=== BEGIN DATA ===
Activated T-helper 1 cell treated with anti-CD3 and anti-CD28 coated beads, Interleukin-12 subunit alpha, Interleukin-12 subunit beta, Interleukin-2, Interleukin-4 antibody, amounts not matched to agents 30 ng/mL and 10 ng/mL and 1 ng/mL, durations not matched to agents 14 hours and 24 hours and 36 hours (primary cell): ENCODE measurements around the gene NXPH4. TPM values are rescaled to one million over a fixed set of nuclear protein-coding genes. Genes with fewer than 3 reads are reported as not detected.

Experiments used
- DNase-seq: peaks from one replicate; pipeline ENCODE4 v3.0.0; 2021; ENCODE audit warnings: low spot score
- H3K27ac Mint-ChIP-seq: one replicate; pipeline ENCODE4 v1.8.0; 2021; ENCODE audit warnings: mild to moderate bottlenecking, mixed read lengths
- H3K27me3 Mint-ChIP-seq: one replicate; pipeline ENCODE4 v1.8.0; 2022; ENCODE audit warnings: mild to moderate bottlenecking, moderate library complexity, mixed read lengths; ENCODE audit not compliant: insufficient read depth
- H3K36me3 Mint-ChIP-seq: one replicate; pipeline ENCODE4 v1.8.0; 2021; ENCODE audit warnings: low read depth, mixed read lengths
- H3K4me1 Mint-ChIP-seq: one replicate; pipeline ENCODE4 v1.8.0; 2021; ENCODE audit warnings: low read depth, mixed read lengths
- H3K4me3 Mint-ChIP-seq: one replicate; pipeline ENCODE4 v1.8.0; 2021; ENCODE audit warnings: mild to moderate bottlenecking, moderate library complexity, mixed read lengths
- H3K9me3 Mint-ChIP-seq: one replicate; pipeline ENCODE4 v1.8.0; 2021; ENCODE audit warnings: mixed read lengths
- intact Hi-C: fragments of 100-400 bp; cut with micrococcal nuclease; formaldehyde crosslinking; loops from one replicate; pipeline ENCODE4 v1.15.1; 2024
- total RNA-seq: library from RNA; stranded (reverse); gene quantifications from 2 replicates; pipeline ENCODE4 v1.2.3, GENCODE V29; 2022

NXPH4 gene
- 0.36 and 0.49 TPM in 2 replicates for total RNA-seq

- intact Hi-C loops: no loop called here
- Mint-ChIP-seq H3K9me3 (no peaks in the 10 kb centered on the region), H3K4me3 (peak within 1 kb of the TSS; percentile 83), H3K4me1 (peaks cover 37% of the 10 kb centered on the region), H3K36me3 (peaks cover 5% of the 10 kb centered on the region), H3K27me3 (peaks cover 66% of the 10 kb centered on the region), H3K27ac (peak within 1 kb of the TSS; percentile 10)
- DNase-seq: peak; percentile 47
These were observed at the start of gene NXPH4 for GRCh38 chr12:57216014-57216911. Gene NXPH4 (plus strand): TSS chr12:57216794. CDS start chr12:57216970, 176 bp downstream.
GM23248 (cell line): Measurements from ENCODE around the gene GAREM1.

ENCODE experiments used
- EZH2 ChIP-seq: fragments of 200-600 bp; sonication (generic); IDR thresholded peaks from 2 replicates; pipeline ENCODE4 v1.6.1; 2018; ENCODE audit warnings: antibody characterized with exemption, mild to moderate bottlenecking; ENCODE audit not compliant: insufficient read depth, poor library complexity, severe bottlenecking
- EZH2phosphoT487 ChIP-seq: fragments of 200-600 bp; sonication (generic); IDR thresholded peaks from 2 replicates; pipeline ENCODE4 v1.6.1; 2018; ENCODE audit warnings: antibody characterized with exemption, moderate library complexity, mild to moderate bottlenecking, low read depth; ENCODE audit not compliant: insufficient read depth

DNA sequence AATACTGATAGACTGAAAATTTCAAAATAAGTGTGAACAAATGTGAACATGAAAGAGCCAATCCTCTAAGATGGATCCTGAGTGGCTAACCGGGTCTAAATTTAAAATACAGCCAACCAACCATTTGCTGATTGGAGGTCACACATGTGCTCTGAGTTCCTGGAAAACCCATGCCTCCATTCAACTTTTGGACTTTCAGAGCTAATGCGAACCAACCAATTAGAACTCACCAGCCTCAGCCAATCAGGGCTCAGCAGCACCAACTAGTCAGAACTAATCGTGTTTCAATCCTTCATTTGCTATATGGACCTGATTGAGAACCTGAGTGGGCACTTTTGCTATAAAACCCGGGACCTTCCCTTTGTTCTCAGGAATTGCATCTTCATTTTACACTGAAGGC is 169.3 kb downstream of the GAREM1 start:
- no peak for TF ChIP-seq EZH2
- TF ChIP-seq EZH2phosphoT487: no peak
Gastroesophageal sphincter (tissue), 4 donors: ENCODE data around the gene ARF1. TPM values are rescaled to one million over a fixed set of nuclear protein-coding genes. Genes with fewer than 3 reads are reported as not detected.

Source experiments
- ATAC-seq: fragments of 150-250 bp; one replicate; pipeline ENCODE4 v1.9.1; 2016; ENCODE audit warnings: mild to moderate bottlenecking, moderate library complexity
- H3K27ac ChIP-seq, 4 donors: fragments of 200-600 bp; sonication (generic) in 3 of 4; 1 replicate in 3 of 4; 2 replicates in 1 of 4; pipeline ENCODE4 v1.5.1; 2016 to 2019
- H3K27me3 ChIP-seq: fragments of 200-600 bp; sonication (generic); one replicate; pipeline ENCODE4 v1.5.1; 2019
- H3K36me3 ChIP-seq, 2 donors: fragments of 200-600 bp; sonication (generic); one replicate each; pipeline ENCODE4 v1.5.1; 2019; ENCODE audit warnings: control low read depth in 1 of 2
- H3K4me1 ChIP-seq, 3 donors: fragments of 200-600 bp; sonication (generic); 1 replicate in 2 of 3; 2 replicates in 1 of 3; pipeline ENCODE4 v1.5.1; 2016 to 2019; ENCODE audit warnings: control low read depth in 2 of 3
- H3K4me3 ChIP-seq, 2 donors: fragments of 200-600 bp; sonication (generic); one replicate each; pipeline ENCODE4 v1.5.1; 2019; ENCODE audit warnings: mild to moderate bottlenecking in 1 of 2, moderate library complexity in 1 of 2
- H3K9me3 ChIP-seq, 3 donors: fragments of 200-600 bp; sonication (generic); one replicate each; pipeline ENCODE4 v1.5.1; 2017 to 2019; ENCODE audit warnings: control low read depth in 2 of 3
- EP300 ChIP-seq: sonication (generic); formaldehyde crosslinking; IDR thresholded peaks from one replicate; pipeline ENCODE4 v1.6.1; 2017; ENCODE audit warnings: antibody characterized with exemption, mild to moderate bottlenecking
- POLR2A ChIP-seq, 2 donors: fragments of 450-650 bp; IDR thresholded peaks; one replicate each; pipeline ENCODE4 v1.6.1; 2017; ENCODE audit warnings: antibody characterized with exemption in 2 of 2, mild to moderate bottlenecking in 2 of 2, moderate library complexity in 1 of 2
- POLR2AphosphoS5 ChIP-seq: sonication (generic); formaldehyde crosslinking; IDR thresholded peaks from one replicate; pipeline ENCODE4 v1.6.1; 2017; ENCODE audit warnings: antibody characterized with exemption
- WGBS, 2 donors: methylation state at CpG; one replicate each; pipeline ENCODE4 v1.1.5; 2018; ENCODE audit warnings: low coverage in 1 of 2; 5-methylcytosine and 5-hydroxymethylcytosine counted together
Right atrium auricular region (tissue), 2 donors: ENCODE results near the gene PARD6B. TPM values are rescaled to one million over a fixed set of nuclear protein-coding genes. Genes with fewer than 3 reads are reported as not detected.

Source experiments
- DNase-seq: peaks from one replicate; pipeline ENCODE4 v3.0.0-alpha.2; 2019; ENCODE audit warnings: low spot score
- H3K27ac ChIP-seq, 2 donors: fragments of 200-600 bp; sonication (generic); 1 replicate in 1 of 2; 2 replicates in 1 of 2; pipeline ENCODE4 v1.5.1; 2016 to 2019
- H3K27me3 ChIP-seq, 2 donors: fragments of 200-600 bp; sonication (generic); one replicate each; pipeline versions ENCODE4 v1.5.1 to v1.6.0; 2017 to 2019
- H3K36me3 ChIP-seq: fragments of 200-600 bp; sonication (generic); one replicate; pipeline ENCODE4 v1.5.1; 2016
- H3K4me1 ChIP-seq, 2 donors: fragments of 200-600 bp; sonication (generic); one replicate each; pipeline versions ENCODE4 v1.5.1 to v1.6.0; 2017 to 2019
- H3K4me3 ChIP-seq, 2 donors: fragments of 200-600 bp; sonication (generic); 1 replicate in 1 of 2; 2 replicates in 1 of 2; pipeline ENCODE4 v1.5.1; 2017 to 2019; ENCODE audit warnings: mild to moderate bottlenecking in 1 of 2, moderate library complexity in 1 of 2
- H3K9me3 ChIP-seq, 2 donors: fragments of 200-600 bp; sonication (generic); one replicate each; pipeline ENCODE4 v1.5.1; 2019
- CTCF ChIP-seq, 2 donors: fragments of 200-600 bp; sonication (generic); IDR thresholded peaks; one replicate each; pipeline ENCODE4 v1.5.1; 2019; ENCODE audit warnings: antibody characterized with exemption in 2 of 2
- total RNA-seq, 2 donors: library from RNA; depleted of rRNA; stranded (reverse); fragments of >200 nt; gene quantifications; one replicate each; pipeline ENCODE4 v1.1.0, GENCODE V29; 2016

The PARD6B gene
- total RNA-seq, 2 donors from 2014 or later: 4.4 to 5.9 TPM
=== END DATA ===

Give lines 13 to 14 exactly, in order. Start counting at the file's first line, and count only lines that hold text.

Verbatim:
- 0.36 and 0.49 TPM in 2 replicates for total RNA-seq

- intact Hi-C loops: no loop called here